Some measures to prevent cyberattacks:
  • Backups are important: Use backup systems and create multiple copies. They also need to be tested for infected files.
  • Disable Macro: If the Macro is not disabled then Microsoft files, transferred within the emails, may contain malicious scripts.
  • Endpoint Protections and Antivirus: Performing regular system scans and updating the antivirus signatures are critical. The EDRs should be configured and updated as per the latest rules and policies.
  • System Patches: Devices, including applications and cloud management systems should be patched and updated regularly. If possible, a centralized patch management system should be used.
  • Internet Access Restrictions: The key point of a ransomware’s entry consists of social network websites and personal mails. Creating limitations on access and imposing restrictions can be beneficial.
  • Monitor Third party: Continuous monitoring of network and activities regarding all third-party involvements are needed.
  • Restricted Policies: The key targets of Ransomwares are directories like Temp. Hence, such directories, in addition to on-memory execution should be blocked.


Responding to Ransomware – How to Treat Compromised Systems?
  • Isolate the infected system from the network to contain the malware and prevent it from spreading.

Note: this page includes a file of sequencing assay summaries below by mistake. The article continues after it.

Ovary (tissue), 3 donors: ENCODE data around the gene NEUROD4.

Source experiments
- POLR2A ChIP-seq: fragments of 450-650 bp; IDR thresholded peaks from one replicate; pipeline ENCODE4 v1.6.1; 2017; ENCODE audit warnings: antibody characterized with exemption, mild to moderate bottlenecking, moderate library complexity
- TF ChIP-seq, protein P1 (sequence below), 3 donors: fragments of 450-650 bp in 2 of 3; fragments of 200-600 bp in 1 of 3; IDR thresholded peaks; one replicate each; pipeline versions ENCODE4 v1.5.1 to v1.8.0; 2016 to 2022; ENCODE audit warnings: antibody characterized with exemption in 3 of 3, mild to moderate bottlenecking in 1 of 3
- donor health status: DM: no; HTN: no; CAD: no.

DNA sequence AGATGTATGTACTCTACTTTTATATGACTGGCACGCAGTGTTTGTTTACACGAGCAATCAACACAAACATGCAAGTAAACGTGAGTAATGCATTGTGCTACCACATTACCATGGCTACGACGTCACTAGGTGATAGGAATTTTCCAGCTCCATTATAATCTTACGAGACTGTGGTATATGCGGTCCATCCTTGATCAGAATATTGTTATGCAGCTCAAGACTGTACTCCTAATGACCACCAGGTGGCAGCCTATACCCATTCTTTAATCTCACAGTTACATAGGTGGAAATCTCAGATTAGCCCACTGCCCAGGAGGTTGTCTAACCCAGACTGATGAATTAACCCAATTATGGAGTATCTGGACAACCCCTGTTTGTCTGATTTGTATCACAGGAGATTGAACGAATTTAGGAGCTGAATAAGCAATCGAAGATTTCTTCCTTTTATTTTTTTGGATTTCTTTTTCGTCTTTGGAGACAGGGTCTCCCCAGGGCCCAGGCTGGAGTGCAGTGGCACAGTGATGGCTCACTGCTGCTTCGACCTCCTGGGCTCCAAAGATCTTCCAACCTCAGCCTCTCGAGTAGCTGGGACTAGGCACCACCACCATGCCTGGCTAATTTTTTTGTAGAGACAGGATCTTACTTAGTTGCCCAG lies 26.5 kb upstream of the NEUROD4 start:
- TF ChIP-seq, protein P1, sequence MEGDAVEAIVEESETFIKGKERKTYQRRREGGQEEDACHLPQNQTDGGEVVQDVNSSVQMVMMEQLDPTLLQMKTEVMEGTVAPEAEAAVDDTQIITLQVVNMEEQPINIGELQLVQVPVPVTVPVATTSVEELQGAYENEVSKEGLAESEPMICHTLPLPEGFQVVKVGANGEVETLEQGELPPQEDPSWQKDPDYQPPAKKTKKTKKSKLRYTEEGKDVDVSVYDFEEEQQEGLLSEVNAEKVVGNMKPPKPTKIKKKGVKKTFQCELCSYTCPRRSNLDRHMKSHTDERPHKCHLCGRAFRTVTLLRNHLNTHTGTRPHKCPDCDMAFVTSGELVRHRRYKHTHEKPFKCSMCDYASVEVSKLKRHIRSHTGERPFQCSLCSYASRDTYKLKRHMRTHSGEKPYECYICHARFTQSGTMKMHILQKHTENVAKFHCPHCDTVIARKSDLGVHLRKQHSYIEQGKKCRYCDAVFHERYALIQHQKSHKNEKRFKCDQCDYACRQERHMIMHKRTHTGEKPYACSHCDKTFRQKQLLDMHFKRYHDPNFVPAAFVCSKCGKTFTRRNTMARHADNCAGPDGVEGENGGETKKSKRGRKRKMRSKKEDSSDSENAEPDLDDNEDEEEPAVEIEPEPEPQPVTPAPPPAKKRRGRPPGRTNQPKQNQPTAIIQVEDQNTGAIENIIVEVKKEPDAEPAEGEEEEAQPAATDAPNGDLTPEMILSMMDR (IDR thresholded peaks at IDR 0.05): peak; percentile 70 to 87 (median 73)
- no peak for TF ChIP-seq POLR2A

• Find out if a decryptor is available or not. There are plenty of online resources available like
  • Restore files from the backups held earlier

Thus, it can be noticed that while precaution is better than cure; in certain critical instances like cyberattacks, precaution is the only cure!

The Nuances of Ransomware Protection Unveiled

What is a Ransomware?
Ransomware is a kind of malware that pressurizes a victim to pay ransom, and unless and until the ransom fee is paid, the data of the victim remains encrypted or blocked from his access. Within the context of this attack, an entire organization is left paralyzed.
How they spread?
Ransomware spreads through phishing emails which contain malicious attachments or through software which a user downloads unknowingly. The attachment can be in any format such as ZIP files, Word documents, Excel spreadsheets, and even more. A ransomware attack can also take place when a user visits a website he is not aware of.
WannaCry-a ransomware
WannaCry ransomware (also known as Wana Decrypt0r, WCry, WannaCrypt) came to notice in the year 2017. A massive attack across multiple countries took place on 12 May 2017. Multiple reports mention that a total of 300,000+ systems were affected in over 150 countries. The ransomware attack affected multiple industries including healthcare, government, telecommunications, and petrochemicals. The true nature of this malware is that it comes under a worm classification which means that it can replicate itself in order to spread within an entire network. Researchers also mentioned that WannaCry has an encryption component that is based on public-key cryptography.
How WannaCry infects the systems?